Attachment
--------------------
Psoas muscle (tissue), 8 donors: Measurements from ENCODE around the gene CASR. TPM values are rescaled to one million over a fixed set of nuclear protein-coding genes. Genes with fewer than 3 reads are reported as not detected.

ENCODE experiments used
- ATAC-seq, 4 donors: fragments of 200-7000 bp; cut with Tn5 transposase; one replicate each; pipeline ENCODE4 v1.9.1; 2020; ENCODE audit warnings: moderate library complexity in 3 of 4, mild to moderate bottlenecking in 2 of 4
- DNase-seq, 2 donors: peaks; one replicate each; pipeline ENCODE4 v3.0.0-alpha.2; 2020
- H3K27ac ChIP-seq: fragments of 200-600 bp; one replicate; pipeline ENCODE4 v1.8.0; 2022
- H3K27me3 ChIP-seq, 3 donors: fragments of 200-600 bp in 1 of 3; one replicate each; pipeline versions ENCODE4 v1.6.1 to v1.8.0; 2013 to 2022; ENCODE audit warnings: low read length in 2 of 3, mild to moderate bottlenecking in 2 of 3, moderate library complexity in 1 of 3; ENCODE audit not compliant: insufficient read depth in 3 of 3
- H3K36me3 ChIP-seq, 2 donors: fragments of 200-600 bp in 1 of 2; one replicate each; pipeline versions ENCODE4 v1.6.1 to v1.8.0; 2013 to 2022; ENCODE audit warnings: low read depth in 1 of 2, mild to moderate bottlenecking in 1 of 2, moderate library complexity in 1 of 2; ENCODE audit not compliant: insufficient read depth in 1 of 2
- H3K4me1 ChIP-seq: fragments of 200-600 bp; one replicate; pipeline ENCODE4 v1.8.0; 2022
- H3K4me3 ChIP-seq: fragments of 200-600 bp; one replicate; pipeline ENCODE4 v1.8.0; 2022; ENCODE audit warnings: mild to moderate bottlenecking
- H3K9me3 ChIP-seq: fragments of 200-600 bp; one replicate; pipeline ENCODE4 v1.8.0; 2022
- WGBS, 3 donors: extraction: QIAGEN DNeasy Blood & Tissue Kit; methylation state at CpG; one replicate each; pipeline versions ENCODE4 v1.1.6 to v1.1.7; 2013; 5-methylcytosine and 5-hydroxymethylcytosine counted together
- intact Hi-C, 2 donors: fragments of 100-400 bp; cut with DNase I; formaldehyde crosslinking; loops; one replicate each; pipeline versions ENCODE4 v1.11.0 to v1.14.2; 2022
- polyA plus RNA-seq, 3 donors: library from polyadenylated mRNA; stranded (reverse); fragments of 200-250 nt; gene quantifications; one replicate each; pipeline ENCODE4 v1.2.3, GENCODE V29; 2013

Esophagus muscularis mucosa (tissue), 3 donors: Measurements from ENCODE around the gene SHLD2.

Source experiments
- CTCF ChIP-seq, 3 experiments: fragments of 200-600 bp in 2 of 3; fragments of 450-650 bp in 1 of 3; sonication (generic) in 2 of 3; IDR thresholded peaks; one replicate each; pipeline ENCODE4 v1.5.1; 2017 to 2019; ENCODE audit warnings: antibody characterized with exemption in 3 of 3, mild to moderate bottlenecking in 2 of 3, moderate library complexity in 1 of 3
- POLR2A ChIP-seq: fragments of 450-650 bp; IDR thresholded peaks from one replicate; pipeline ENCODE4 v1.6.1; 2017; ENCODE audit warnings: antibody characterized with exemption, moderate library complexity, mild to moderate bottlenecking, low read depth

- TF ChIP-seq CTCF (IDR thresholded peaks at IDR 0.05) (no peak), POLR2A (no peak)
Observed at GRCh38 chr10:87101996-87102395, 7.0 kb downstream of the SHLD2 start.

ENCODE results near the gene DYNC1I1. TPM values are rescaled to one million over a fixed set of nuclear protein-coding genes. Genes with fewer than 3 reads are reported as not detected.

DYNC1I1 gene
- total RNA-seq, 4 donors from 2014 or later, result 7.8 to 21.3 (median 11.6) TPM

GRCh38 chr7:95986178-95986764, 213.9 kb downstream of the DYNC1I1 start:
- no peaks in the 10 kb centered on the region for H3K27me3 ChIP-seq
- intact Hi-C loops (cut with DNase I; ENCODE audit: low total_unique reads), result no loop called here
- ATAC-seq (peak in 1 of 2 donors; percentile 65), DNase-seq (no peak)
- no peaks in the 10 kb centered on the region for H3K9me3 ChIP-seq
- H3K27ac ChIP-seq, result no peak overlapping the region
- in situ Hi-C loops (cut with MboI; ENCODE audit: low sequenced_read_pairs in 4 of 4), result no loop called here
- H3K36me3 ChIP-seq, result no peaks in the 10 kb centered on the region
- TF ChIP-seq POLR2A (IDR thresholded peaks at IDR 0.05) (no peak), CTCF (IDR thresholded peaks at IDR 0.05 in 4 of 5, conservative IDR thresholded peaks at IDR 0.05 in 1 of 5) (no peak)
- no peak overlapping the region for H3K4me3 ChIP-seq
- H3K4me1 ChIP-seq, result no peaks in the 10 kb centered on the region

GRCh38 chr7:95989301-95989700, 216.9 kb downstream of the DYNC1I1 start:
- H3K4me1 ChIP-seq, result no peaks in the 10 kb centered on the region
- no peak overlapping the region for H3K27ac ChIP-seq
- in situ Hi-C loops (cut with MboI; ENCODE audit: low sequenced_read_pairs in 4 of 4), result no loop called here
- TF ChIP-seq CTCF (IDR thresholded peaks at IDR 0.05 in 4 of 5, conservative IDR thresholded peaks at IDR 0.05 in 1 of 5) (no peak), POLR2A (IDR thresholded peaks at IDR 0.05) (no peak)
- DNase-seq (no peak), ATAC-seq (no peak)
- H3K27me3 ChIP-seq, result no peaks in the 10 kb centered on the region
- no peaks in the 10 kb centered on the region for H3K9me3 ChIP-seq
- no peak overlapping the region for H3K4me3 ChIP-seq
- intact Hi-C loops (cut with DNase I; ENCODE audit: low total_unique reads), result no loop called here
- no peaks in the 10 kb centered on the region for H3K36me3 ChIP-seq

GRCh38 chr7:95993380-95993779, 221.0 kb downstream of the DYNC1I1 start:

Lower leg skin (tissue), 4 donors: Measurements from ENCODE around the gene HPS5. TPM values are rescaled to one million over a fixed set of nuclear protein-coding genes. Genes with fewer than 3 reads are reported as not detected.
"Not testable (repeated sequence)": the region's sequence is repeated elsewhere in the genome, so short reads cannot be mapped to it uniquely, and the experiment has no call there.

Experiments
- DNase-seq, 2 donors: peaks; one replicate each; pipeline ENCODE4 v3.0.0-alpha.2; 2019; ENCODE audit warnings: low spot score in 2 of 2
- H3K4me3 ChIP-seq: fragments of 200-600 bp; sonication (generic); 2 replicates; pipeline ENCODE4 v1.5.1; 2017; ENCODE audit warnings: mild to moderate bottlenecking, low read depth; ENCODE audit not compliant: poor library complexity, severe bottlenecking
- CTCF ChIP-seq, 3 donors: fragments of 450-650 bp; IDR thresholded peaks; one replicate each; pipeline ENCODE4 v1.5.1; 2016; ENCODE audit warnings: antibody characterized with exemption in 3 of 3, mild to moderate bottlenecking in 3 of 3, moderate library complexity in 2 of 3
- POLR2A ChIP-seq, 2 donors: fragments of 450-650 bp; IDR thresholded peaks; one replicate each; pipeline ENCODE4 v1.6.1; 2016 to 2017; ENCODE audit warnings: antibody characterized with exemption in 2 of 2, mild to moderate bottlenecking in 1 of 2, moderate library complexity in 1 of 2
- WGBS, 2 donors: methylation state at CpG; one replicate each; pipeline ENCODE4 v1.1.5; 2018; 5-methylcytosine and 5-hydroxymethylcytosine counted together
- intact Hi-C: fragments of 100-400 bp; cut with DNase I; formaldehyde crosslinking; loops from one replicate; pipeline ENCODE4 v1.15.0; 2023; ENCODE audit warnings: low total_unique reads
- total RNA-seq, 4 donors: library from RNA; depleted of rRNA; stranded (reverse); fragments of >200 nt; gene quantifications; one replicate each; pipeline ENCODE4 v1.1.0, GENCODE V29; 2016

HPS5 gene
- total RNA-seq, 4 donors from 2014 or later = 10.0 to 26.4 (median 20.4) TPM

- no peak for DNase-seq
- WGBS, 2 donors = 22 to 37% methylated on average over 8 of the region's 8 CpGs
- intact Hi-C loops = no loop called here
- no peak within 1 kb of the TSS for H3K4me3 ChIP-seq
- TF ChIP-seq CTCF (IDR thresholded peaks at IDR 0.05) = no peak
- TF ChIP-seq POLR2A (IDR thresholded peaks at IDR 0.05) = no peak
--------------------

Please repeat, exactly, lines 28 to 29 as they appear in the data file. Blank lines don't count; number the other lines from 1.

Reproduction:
- H3K27ac ChIP-seq, result no peak overlapping the region
- in situ Hi-C loops (cut with MboI; ENCODE audit: low sequenced_read_pairs in 4 of 4), result no loop called here